Hebrews 7:11–28

Now if perfection had been attainable through the Levitical priesthood (for under it the people received the law), what further need would there have been for another priest to arise after the order of Melchizedek, rather than one named after the order of Aaron? For when there is a change in the priesthood, there is necessarily a change in the law as well. For the one of whom these things are spoken belonged to another tribe, from which no one has ever served at the altar. For it is evident that our Lord was descended from Judah, and in connection with that tribe Moses said nothing about priests.

This becomes even more evident when another priest arises in the likeness of Melchizedek, who has become a priest, not on the basis of a legal requirement concerning bodily descent, but by the power of an indestructible life. For it is witnessed of him,

“You are a priest
after the order of Melchizedek.”

For on the one hand, a former commandment is set aside because of its weakness and uselessness (for the law made nothing perfect); but on the other hand, a better hope is introduced, through which we draw near to God.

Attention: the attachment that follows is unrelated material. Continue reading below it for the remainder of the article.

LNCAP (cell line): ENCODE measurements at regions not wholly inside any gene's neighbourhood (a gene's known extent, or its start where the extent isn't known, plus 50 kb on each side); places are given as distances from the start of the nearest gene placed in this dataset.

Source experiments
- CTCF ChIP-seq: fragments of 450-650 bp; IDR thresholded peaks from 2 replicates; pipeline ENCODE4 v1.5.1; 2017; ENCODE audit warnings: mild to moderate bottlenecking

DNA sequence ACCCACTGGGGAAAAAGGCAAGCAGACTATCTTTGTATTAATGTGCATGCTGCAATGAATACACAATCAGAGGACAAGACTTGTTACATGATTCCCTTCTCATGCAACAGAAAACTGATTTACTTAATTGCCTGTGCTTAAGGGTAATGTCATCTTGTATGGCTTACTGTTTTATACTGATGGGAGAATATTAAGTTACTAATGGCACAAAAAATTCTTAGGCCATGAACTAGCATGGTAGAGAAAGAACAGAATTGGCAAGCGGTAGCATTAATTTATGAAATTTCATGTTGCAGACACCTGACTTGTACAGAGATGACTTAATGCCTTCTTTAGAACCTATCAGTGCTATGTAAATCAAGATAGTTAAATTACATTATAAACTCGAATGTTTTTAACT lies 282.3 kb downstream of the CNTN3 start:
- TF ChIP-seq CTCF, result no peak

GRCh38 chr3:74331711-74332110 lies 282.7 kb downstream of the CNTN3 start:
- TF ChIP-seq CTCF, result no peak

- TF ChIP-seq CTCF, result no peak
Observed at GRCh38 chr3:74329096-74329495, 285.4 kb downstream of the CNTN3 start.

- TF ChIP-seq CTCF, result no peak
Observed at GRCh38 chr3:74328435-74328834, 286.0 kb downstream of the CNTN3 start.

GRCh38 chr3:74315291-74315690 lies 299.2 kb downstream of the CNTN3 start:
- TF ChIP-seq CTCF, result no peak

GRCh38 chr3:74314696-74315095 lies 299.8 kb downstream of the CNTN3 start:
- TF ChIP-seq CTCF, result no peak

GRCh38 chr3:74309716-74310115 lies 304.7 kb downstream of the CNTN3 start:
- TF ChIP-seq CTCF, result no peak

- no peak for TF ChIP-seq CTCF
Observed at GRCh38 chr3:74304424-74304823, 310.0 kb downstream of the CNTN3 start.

And it was not without an oath. For those who formerly became priests were made such without an oath, but this one was made a priest with an oath by the one who said to him:

“The Lord has sworn
and will not change his mind,
‘You are a priest forever.’”

This makes Jesus the guarantor of a better covenant.

The former priests were many in number, because they were prevented by death from continuing in office, but he holds his priesthood permanently, because he continues forever. Consequently, he is able to save to the uttermost those who draw near to God through him, since he always lives to make intercession for them.

For it was indeed fitting that we should have such a high priest, holy, innocent, unstained, separated from sinners, and exalted above the heavens. He has no need, like those high priests, to offer sacrifices daily,first for his own sins and then for those of the people, since he did thisonce for all when he offered up himself. For the law appoints men in their weakness as high priests, but the word of the oath, which came later than the law, appoints a Son who has been made perfect forever. – Hebrews 7:11–28 (HCSB)

Our author continues his exposition of Christ’s role as a Melchizedekian priest by comparing the priesthood of Melchizedek with the priesthood of Levi. Having demonstrated that Melchizedek is superior to Levi previously, he points out that if the priesthood of Levi had the capacity to make people perfect, another priesthood would not have been necessary. This is why Christ was born of Judah, and not of Levi (Aaron specifically), because a new covenant was necessary.